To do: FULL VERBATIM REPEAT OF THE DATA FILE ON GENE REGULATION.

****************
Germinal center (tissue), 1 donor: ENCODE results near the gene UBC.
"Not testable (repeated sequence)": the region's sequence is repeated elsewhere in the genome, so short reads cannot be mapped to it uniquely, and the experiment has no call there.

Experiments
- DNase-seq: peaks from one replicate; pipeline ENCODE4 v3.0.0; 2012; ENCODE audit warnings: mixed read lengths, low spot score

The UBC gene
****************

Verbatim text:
Germinal center (tissue), 1 donor: ENCODE results near the gene UBC.
"Not testable (repeated sequence)": the region's sequence is repeated elsewhere in the genome, so short reads cannot be mapped to it uniquely, and the experiment has no call there.

Experiments
- DNase-seq: peaks from one replicate; pipeline ENCODE4 v3.0.0; 2012; ENCODE audit warnings: mixed read lengths, low spot score

The UBC gene